Multiple biological functions of selenium manifest themselves mainly via 25 selenoproteins that have selenocysteine at their active centre. Selenium is vital for the brain and seems to participate in the pathology of disorders such as Alzheimer's disease, Parkinson's disease, amyotrophic lateral sclerosis and epilepsy. Since selenium was shown to be involved in diverse functions of the central nervous system, such as motor performance, coordination, memory and cognition, a possible role of selenium and selenoproteins in brain signalling pathways may be assumed. The aim of the present review is to analyse possible relations between selenium and neurotransmission. Selenoproteins seem to be of special importance in the development and functioning of GABAergic (GABA, γ-aminobutyric acid) parvalbumin positive interneurons of the cerebral cortex and hippocampus. Dopamine pathway might be also selenium dependent as selenium shows neuroprotection in the nigrostriatal pathway and also exerts toxicity towards dopaminergic neurons under higher concentrations. Recent findings also point to acetylcholine neurotransmission involvement. The role of selenium and selenoproteins in neurotransmission might not only be limited to their antioxidant properties but also to inflammation, influencing protein phosphorylation and ion channels, alteration of calcium homeostasis and brain cholesterol metabolism. Moreover, a direct signalling function was proposed for selenoprotein P through interaction with post-synaptic apoliprotein E receptors 2 (ApoER2).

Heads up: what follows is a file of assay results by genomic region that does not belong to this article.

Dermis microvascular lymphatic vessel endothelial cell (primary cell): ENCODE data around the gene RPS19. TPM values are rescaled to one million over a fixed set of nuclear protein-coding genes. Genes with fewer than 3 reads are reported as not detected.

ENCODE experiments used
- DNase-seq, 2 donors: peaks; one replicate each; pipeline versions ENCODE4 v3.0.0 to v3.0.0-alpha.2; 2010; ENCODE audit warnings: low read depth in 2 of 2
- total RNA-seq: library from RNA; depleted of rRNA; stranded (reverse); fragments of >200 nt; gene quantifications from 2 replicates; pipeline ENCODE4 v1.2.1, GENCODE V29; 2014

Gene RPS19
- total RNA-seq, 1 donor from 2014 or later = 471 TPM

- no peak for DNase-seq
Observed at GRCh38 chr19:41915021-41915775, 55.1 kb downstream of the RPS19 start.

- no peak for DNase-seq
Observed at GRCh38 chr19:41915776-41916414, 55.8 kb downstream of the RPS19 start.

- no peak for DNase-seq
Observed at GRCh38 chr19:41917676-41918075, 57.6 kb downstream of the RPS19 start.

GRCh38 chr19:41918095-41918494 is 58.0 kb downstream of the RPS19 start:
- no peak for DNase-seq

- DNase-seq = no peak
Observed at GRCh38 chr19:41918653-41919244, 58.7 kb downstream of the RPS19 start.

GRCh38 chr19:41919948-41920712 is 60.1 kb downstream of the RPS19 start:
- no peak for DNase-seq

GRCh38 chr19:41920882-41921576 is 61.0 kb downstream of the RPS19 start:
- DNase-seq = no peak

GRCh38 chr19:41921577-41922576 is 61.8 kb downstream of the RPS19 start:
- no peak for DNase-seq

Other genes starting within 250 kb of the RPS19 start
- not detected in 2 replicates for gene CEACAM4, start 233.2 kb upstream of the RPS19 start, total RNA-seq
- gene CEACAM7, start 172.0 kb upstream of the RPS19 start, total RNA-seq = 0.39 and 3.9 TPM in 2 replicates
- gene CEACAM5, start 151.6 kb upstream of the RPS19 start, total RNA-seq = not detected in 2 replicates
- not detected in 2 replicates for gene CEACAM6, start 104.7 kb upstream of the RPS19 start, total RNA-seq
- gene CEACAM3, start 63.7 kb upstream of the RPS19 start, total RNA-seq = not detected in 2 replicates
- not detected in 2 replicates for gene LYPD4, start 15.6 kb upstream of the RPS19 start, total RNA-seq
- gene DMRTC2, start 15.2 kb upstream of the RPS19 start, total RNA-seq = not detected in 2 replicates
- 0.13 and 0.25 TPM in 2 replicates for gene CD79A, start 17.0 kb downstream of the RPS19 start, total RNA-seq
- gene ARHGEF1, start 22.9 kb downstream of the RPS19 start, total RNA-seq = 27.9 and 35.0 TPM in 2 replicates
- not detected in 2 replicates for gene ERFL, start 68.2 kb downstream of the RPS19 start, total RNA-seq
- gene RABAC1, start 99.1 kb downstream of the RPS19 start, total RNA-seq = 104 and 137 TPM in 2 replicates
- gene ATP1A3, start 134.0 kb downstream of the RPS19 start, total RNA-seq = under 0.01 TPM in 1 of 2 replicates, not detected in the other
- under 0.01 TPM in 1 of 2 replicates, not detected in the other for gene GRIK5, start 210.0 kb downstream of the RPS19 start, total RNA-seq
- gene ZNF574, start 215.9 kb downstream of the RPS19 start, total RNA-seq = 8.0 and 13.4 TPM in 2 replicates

Keywords: Brain; Neurodegeneration; Neuron; Neurotransmission; Selenium; Selenoprotein.
Copyright © 2015 Elsevier Inc. All rights reserved.